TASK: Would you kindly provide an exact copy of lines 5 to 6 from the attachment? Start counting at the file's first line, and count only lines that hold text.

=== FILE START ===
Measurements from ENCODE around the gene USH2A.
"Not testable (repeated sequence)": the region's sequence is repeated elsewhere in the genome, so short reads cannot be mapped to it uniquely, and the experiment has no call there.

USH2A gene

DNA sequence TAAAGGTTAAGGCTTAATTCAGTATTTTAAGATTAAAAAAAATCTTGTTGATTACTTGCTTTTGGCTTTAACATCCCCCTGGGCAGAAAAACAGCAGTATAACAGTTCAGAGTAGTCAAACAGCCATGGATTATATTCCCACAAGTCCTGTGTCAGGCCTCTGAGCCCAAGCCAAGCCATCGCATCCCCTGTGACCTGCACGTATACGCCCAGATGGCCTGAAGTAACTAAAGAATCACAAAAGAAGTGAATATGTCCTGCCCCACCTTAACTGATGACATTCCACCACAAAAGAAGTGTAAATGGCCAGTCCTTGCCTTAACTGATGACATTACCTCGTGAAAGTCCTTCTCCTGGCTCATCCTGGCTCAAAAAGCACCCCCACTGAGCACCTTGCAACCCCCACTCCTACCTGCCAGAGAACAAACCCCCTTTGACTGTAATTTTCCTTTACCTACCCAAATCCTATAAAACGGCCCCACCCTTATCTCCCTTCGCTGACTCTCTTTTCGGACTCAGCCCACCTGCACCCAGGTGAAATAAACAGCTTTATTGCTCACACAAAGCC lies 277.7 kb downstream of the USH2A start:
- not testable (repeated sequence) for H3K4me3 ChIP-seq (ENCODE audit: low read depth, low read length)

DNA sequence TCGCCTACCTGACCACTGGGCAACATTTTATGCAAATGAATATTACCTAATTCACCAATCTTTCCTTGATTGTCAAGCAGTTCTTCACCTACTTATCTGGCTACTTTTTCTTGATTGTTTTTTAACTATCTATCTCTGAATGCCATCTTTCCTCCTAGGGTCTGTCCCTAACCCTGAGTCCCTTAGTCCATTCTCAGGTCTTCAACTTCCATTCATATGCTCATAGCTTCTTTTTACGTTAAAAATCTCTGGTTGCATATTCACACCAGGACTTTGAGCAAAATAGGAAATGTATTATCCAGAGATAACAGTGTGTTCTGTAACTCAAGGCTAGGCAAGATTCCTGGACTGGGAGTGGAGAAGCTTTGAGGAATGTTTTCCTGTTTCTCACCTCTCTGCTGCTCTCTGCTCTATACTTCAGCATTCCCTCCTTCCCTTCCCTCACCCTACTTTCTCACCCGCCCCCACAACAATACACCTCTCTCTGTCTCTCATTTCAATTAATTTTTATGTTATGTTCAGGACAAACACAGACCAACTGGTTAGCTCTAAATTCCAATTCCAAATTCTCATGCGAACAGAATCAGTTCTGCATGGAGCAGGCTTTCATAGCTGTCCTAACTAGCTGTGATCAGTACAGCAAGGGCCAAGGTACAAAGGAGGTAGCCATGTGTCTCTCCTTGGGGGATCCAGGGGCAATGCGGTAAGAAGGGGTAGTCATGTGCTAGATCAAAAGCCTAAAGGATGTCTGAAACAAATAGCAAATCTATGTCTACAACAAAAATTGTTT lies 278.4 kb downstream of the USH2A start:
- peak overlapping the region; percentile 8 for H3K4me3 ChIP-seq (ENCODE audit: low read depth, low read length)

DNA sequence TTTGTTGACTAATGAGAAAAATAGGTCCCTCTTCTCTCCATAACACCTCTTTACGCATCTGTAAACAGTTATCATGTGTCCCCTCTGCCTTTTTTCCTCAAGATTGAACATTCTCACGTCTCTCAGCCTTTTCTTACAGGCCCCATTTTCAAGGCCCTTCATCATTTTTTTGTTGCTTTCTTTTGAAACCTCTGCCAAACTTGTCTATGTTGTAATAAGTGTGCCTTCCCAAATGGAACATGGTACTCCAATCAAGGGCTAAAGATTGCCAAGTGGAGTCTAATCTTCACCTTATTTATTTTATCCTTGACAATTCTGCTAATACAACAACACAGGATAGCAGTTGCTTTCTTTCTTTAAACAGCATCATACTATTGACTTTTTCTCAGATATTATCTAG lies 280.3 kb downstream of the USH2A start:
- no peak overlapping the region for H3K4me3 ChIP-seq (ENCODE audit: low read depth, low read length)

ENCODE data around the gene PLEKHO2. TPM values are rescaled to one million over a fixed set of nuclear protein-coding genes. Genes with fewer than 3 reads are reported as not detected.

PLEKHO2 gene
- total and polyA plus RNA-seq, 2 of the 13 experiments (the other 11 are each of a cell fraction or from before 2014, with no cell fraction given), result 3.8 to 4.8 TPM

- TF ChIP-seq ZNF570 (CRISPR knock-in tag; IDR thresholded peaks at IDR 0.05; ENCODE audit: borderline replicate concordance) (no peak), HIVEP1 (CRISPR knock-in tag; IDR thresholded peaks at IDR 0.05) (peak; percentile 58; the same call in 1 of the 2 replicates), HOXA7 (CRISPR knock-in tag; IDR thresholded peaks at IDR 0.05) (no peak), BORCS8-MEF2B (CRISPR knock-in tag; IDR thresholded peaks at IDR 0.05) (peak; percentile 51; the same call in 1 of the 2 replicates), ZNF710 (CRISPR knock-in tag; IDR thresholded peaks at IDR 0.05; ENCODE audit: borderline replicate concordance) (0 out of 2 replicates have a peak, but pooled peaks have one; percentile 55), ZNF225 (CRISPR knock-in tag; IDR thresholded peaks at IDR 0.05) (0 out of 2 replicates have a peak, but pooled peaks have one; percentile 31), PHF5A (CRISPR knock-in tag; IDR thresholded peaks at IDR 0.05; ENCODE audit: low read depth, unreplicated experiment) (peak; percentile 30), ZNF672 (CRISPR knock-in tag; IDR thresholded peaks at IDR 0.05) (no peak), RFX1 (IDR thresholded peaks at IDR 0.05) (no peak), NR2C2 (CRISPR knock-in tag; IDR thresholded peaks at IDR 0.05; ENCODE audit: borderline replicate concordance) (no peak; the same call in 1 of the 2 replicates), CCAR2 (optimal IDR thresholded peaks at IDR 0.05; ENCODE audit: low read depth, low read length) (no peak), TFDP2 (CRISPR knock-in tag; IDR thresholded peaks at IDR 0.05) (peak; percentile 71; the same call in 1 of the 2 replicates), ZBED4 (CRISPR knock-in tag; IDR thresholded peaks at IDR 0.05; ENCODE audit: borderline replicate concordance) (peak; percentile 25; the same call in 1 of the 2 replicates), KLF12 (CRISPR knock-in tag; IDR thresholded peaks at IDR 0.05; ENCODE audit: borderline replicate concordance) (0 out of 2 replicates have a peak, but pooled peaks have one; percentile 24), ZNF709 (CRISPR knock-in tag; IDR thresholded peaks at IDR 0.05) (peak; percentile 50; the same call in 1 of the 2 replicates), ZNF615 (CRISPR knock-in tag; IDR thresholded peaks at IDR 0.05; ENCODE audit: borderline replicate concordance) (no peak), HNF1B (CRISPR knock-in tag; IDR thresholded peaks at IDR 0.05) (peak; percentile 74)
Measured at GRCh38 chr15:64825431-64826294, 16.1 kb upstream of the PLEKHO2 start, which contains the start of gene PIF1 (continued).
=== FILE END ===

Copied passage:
- not testable (repeated sequence) for H3K4me3 ChIP-seq (ENCODE audit: low read depth, low read length)

DNA sequence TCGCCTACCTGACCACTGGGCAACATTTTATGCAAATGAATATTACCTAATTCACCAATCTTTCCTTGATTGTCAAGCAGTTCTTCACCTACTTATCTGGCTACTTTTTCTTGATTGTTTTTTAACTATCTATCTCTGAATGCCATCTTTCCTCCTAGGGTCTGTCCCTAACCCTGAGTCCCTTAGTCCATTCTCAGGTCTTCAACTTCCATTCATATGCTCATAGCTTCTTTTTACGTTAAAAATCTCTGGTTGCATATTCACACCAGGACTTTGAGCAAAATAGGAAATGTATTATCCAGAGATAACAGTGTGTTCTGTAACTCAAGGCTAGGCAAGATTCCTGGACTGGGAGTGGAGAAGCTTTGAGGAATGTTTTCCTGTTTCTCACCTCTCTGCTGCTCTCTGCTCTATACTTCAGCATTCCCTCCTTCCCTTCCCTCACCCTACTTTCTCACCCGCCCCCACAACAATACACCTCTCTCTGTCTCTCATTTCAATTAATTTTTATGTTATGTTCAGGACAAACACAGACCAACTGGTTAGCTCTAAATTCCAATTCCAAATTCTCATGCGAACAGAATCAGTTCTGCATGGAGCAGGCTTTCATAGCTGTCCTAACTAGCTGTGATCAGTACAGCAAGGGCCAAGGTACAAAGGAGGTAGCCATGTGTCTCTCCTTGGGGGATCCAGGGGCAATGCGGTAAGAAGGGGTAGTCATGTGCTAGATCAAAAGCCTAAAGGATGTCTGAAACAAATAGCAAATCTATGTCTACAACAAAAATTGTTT lies 278.4 kb downstream of the USH2A start: